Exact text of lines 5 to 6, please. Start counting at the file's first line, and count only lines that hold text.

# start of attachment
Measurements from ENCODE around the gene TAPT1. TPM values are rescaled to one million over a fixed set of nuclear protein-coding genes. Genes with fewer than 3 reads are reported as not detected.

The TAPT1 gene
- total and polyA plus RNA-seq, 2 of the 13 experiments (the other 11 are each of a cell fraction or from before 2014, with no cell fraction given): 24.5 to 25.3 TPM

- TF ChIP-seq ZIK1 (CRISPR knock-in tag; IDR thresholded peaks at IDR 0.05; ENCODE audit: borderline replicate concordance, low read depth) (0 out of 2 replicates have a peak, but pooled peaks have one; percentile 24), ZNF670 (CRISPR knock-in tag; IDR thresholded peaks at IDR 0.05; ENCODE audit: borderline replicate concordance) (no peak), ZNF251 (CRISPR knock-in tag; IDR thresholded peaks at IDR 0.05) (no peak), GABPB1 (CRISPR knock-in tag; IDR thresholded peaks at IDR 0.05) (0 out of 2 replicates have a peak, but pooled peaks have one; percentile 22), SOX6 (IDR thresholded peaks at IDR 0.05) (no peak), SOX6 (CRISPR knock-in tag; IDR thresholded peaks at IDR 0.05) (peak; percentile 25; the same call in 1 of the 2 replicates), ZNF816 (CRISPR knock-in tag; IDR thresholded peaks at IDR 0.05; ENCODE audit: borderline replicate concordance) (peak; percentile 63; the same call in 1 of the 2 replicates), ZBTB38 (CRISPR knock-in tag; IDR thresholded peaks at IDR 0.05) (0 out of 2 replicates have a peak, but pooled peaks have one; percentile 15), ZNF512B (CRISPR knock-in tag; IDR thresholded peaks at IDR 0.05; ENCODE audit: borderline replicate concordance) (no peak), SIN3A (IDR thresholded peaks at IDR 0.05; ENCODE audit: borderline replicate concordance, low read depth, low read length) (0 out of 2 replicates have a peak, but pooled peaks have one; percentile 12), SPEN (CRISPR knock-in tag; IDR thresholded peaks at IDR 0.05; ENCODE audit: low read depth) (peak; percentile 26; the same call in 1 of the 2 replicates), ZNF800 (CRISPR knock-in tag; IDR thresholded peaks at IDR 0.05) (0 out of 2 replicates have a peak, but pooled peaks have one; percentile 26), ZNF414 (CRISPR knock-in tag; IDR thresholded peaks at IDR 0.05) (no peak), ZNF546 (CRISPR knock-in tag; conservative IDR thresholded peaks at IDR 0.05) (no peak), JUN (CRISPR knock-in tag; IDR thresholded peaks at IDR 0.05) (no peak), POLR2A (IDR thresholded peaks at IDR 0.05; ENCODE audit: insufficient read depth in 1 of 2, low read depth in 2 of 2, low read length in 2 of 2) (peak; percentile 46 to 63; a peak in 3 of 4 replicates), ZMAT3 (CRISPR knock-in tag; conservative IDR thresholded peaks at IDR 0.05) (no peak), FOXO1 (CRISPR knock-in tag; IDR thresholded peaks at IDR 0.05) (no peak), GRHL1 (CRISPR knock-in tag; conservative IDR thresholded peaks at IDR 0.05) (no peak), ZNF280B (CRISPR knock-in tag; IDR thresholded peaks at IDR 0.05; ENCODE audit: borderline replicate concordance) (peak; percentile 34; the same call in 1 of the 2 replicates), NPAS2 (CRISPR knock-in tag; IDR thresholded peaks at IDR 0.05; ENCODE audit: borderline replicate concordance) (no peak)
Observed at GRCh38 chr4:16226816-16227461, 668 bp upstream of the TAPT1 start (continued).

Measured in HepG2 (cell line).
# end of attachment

Observed at GRCh38 chr4:16226816-16227461, 668 bp upstream of the TAPT1 start (continued).

Measured in HepG2 (cell line).